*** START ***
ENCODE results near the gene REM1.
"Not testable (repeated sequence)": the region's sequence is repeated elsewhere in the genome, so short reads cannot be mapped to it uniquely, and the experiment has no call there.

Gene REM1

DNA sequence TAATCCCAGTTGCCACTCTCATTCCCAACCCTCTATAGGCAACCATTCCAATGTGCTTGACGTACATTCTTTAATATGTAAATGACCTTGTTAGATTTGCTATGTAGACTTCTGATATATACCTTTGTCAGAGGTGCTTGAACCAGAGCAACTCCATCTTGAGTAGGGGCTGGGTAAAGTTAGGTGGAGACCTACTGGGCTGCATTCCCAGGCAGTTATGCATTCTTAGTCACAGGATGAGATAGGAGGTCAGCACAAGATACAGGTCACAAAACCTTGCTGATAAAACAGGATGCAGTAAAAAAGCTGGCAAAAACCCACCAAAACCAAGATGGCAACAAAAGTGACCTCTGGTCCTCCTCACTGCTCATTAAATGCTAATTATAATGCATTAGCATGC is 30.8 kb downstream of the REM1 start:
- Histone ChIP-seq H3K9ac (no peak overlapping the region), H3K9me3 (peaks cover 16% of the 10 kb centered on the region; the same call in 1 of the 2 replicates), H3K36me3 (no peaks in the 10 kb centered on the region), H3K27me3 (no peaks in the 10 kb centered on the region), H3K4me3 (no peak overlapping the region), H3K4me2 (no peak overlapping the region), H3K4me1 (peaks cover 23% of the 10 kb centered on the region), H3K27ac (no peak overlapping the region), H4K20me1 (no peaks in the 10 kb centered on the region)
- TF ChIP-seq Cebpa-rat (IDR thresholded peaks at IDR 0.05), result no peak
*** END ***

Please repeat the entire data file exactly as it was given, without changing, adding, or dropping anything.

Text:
ENCODE results near the gene REM1.
"Not testable (repeated sequence)": the region's sequence is repeated elsewhere in the genome, so short reads cannot be mapped to it uniquely, and the experiment has no call there.

Gene REM1

DNA sequence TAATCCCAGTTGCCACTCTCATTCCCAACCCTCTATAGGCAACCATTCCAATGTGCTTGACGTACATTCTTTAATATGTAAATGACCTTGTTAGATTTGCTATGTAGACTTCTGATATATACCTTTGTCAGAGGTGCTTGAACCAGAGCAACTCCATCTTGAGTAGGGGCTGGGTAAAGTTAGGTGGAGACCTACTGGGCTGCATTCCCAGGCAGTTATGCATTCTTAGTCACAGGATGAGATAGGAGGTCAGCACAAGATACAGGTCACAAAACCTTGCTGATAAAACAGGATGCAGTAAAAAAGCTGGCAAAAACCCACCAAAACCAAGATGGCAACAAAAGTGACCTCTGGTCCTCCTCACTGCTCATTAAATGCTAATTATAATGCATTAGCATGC is 30.8 kb downstream of the REM1 start:
- Histone ChIP-seq H3K9ac (no peak overlapping the region), H3K9me3 (peaks cover 16% of the 10 kb centered on the region; the same call in 1 of the 2 replicates), H3K36me3 (no peaks in the 10 kb centered on the region), H3K27me3 (no peaks in the 10 kb centered on the region), H3K4me3 (no peak overlapping the region), H3K4me2 (no peak overlapping the region), H3K4me1 (peaks cover 23% of the 10 kb centered on the region), H3K27ac (no peak overlapping the region), H4K20me1 (no peaks in the 10 kb centered on the region)
- TF ChIP-seq Cebpa-rat (IDR thresholded peaks at IDR 0.05), result no peak